Lawyers who set examples
Remember two who demonstrated their lifelong commitment to the practice of law and good citizenship
The last issue of this publication featured an interview with Attorney Jack Middleton on the occasion of his 60th anniversary practicing law in New Hampshire. Middleton, perhaps today’s senior icon member of the Bar, reflected on changes in the practice of law and the state of New Hampshire since he began practicing in 1956. Then, as now, he was an important part of the McLane Law Firm, one which now features his name as McLane Middleton, an appropriate recognition of his contributions to that firm, his profession and the state.
On Sunday, Oct. 9, there were two obituaries in the NH Union Leader that highlighted the lives of significant contributors to the New Hampshire Bar as well.
The coincidence of their obituaries appearing at the same time pointed out their contributions to their profession and state and its people, as well as did the Middleton interview. The two whose obituaries appeared shared ethnic heritage, political party and characteristics as attorneys, and their passing marked a chapter turning in New Hampshire.
Clifford Ross, a longtime Manchester attorney, died at age 89. Born in Boston, the son of Greek immigrants named Xaros, he changed his name to Ross, which was more pronounceable. After graduating from Boston Latin School, Boston College and Boston College Law School, he served in World War II and the Korean conflict.
He moved to Manchester in 1952 and became an important part of the George Griffin Insurance Agency and served in various capacities in his community, married, had a family and proceeded to commute to Boston to attend law school at night.
If memory serves correctly, he often was joined on the trip to Boston by a young businessman from Nashua named Warren B. Rudman, also studying law at night while juggling business and family responsibilities at the same time.
After graduating from law school, Ross returned to the Queen City to represent regular New Hampshire citizens from any economic strata in their various needs. He was associated with various lawyers, for a while a name partner in the Eaton, Eaton, Ross, Moody and Solms firm, which many will remember. In addition to law practice, he took on additional civic roles, including president of the Manchester Jaycees, director of the Chamber of Commerce, president of Manchester Family Service Society, director of the Salvation Army, trustee of the Institute of Arts and Sciences and Democratic city chairman. He was an active participant in local and state politics, attending at least two national Democratic Conventions.
Ross left his wife, children and grandchildren and scores of clients whose families he served in a distinguished career as a lawyer for the people. At his memorial service, several grandchildren recounted his love of music, interest in and value placed on their education, and his pride in them all which they obviously repaid.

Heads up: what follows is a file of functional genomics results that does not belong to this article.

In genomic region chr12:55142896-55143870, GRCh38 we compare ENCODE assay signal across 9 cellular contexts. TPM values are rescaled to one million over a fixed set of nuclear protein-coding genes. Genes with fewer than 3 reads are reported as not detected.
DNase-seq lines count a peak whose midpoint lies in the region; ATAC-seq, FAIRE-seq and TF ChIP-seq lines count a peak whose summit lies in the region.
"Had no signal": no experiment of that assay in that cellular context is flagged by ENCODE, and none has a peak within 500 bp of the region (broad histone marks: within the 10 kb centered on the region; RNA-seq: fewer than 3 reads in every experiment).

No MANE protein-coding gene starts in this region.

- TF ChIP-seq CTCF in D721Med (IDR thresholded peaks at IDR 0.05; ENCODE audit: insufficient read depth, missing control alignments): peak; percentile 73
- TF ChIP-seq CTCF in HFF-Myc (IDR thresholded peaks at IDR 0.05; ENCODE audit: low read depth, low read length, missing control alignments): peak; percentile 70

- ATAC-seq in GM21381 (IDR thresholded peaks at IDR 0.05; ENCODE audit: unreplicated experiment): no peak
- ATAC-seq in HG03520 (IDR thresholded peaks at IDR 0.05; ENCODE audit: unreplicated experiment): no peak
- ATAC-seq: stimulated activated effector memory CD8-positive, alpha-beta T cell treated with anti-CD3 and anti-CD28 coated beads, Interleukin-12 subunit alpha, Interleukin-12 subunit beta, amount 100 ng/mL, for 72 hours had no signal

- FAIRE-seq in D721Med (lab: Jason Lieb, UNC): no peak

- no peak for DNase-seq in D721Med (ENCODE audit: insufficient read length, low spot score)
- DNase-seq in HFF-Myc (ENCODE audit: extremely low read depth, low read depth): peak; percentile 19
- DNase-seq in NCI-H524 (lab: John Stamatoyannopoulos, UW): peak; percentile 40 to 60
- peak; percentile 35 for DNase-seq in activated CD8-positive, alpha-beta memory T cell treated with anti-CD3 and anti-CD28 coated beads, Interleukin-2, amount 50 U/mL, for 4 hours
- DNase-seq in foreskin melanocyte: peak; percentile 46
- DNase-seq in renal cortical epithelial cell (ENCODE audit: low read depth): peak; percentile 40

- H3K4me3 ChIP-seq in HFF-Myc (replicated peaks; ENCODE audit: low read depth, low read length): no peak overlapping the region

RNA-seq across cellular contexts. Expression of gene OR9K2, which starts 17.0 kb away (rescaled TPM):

Also highlighted on that obituary page was the obituary of Charles V. Spanos, who spent most of his life in Sullivan County, a member of one of the leading families of that community.
Born in 1928, like Ross, he was the son of Greek immigrants. He graduated from Towle High School in Newport and served in the army during the Korean War. He graduated from UNH and, in 1960, earned his law degree at Boston University, after which he settled in Claremont and practiced law with his brother, Harry Spanos.
Harry Spanos, affectionately dubbed “Midnight Harry” during his tenure in public office, was vice president of the state Senate, Democratic candidate for governor and Sullivan County probate judge. Harry and Charlie were part of a Greek community in Sullivan County that included many others, including Sam and Jim Saggiotes, Newport businessmen, who as Republicans were leaders of their party as the Spanos brothers were leaders of the Democrats.
Charlie Spanos, like Cliff Ross, served the people of his community and region by taking on all manner of cases. Outside of the law, he served as a trustee of the University of New Hampshire as an appointee of Democratic and Republican governors, and was a leader in many civic organizations.
Spanos is survived by his children and seven grandchildren.
In Cliff Ross and Charlie Spanos, New Hampshire had lawyers who served the common people with their regular needs, served their communities and the not-for-profit and charitable interests and demonstrated through their life-long commitment to the practice of law and good citizenship, the contribution made by so many members of the New Hampshire Bar every day, every year and every decade.
Like Jack Middleton, who still provides these qualities and this example, Ross and Spanos were from a generation which set a great example for those who have come after them, in their community, their state, and their profession.
Brad Cook, a shareholder in the Manchester law firm of Sheehan Phinney Bass + Green, heads its government relations and estate planning groups.